Prisoners Are Stores of Human Potential: Humanism may be the key to unlocking it.

Author:Todd, L.
Position:INSIDE THE WALLS - Column
 
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In 2011, two months before my fortieth birthday, my world was obliterated when I became incarcerated and began serving an eight-and-a-half-year prison term. Nothing in my life had prepared me for what I would experience in this alien environment. Prisons, in addition to being wretched, overpopulated warehouses of human suffering, are also environments designed to subjugate and stifle individuality, creativity, and ideas. Prisoners are conditioned to believe that they lack any real potential, and those prisoners who refuse to accept this are discouraged by nearly insurmountable obstacles placed between them and their dreams by prison officials, probation and parole officers, outdated laws that strip them of their civil rights, and a public that is not always ready to accept them back into their communities because they have bought into the rhetoric from proponents of the prison-industrial complex and tough-on-crime initiatives.

First of all, who are prisoners? Maybe you have an image of the most horrible crime stories ever reported; Charles Manson, Jeffrey Dahmer, the DC Sniper. Maybe you have a caricature image of someone in a striped jumpsuit with a ball and chain. Or maybe a Hollywood role from Cool Hand Luke or The Shawshank Redemption. Wrong, wrong, wrong. Prisoners are your sons and daughters. They are the kid next door. Your best friends husband. They're college students, mothers, fathers, and business owners. They're members of your clubs and organizations, childhood friends, and coworkers. They're the fabric of our society. You see them in the street every day. They say hello and you smile. They hold the door for you and say thank you. They serve you at your favorite restaurant and you tip them and compliment them on the service. Their children go to school with your children. They live in your neighborhood. They are YOU!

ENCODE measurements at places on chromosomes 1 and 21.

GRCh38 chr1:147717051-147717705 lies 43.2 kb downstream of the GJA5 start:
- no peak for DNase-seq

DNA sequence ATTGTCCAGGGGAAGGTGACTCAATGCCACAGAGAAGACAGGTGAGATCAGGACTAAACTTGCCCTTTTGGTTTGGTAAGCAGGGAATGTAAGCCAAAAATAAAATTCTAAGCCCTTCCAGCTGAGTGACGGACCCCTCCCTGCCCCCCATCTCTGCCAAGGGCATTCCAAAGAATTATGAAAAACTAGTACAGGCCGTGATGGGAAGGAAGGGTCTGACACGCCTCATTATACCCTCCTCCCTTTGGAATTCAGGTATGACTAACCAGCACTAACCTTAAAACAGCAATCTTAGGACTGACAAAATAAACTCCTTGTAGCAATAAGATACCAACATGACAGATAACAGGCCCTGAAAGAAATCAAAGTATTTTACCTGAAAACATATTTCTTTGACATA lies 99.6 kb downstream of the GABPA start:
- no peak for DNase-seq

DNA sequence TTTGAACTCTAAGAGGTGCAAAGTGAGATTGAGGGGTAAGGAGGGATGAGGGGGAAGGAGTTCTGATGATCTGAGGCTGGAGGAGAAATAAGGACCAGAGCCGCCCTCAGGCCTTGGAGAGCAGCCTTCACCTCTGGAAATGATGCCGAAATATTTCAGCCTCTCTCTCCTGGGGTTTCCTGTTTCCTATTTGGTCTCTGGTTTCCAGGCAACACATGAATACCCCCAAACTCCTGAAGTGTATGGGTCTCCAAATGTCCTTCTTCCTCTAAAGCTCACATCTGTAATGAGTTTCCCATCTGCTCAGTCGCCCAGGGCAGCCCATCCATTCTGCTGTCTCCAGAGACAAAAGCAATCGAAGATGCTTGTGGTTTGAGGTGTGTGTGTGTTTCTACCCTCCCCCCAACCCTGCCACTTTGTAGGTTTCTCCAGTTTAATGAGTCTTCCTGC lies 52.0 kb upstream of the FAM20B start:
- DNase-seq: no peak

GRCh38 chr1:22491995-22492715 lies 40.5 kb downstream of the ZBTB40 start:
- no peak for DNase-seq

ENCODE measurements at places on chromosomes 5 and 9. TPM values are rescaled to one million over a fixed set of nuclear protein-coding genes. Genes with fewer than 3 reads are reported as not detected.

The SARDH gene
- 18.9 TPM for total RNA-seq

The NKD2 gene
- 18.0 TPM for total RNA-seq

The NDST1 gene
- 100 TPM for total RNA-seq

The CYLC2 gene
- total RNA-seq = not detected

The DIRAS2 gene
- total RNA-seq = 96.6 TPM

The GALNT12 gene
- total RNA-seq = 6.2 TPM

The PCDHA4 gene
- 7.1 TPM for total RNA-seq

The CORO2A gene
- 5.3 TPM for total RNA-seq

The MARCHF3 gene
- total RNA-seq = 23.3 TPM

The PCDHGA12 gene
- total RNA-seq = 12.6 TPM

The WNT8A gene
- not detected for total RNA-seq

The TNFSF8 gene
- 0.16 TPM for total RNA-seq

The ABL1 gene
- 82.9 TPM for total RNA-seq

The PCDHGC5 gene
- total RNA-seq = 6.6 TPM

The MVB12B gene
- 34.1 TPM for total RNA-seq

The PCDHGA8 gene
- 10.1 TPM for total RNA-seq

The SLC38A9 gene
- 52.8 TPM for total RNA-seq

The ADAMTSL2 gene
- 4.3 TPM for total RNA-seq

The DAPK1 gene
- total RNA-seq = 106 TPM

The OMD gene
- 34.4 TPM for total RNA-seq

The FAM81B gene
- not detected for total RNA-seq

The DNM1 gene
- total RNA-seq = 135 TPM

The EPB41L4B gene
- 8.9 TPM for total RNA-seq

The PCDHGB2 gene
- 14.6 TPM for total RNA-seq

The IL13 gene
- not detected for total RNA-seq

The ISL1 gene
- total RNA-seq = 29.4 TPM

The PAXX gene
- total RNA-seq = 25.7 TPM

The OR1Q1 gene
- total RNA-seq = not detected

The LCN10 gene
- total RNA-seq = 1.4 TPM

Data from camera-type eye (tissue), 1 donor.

There are 2.5 million human beings languishing in US prisons. The vast majority of them will be returning to their communities--your community--as second-class citizens, ineligible for many employment opportunities, unable to vote, without a voice or representation. But let us not ignore why or how prisoners became incarcerated to begin with. Some prisoners are troubled and have led a life of crime, usually the result of a tough upbringing in a poor neighborhood barren of meaningful opportunities to unlock their fullest potential. Others may have made a bad, one-time choice. Then, there is the growing number of the...

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